You don’t have to invent the solution to the problem, the task at hand is simply to imagine those you are focused on feeling better and more positive about life at some point in the future in a way that’s meaningful to them. By doing this, you will be helping them find balance and, hopefully, avoid getting into a downward spiral of anger and depression which will only perpetuate the problem and further damage their lives.

By the way, in case you are wondering, the reason you need to be balanced to send thought energy is that balance adds power to thought (like a ‘turbo charge’). By definition, a balanced state is one that has no negatively and thus no drag factor (I made a podcast on how to become balanced recently). How does thought travel? Just as you might be able to tune into someone you have a bond with when they are a long way away, thought powered by balance and directed by positive intention travels via some sort of ‘cosmic super-highway’ to its destination, as far as I understand it.

Maybe this was how the Berlin Wall came down? Perhaps enough people around the world focused powerful thought on a peaceful outcome to the Cold War and this threw up a ‘wild card’ event which was not predicted by anyone and was beyond imagination and experience?!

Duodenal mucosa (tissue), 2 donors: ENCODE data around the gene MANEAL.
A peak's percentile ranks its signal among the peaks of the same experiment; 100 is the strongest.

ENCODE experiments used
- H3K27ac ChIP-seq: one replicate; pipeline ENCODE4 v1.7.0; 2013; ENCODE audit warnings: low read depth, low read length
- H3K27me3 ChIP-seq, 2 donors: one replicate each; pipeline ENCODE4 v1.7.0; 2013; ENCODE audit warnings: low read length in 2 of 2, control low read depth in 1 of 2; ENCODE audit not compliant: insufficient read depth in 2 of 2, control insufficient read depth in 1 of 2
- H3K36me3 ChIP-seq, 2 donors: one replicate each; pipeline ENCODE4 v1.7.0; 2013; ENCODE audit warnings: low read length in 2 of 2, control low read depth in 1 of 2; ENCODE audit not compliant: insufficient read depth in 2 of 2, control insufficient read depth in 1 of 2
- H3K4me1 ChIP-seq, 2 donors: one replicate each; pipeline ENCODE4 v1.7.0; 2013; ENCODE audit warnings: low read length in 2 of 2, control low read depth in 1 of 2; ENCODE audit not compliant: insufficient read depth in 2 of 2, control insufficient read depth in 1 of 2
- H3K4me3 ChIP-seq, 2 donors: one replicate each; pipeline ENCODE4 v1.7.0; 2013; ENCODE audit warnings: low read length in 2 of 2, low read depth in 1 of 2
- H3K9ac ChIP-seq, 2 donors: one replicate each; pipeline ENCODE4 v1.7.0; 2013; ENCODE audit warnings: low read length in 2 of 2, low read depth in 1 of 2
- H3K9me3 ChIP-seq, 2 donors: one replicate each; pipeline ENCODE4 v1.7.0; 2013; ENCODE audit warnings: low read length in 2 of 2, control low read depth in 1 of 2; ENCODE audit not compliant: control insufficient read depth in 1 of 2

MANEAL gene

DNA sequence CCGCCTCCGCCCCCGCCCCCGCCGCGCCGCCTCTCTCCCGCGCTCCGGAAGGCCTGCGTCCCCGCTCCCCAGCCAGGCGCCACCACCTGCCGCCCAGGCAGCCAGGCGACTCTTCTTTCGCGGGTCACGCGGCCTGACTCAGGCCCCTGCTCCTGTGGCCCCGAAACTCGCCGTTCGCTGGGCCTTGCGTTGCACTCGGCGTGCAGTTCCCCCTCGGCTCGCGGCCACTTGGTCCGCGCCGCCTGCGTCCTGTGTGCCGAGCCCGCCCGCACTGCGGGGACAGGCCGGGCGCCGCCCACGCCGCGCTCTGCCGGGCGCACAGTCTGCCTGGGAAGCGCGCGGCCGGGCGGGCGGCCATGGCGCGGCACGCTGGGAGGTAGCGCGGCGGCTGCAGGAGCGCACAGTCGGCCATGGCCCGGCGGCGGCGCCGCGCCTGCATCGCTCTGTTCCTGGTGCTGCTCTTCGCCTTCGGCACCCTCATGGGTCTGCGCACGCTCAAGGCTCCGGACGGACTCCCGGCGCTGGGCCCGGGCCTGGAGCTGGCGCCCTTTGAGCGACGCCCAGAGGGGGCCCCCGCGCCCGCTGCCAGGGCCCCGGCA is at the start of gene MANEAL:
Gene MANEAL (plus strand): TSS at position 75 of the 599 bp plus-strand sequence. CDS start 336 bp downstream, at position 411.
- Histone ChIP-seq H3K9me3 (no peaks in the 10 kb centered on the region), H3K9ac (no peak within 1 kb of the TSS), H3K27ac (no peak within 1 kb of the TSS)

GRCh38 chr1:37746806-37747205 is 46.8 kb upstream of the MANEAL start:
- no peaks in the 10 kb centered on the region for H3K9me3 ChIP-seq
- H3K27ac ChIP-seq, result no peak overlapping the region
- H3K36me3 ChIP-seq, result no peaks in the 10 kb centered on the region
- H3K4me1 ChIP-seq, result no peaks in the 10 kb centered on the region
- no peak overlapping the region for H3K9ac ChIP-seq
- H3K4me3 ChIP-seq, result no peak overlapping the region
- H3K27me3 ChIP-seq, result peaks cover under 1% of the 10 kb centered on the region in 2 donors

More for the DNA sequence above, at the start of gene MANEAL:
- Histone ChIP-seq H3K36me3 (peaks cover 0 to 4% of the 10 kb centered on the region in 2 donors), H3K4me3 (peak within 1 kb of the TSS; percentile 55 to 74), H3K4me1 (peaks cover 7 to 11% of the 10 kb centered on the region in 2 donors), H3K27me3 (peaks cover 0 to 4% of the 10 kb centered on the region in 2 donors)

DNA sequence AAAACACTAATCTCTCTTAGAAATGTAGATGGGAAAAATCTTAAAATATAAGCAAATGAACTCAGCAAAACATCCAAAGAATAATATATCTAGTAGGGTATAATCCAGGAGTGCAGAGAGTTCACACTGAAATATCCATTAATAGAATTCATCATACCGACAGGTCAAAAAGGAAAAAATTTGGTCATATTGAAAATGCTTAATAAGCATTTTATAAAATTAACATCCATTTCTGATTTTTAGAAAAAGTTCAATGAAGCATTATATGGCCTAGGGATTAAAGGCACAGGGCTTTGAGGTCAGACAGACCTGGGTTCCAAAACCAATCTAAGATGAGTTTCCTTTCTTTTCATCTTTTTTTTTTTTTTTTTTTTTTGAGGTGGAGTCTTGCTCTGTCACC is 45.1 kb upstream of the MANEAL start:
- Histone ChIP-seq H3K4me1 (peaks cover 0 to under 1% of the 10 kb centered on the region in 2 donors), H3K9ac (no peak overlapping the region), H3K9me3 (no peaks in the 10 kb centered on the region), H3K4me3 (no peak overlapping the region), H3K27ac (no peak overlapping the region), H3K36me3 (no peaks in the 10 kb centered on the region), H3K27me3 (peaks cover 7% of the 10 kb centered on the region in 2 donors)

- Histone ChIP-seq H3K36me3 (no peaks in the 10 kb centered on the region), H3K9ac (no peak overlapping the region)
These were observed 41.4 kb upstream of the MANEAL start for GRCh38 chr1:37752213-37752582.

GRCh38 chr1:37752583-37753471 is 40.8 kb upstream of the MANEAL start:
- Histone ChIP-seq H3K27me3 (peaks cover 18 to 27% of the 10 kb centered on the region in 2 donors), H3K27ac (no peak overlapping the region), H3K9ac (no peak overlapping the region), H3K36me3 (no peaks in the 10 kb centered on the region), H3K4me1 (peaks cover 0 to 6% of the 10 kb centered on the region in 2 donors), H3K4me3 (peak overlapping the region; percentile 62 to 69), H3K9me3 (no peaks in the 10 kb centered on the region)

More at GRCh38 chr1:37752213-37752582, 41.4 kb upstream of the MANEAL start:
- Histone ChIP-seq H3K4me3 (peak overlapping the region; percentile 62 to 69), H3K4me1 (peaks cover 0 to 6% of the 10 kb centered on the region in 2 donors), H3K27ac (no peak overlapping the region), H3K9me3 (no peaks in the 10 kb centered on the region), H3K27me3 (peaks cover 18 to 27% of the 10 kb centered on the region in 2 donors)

Pics: Out and about one sunny day (a distant memory now as winter descends); happy cats oblivious to the wider world!

Videos & podcasts: Since my last blog I have published a new Podcast entitled: “How to regain your balance and equilibrium when life gets out of control“. There are videos in the Vlog section of this site and on Youtube. Other podcasts can be found here and in the iTunes store (search ‘Fiona Price practical spirituality for everyday living’). 

Facebook: I have recently deleted my FB page as I found it was a distraction to working on this site, which is now the main focus of my attention, hurray!

NB. If you enjoy my content, please spread the word. Thank you.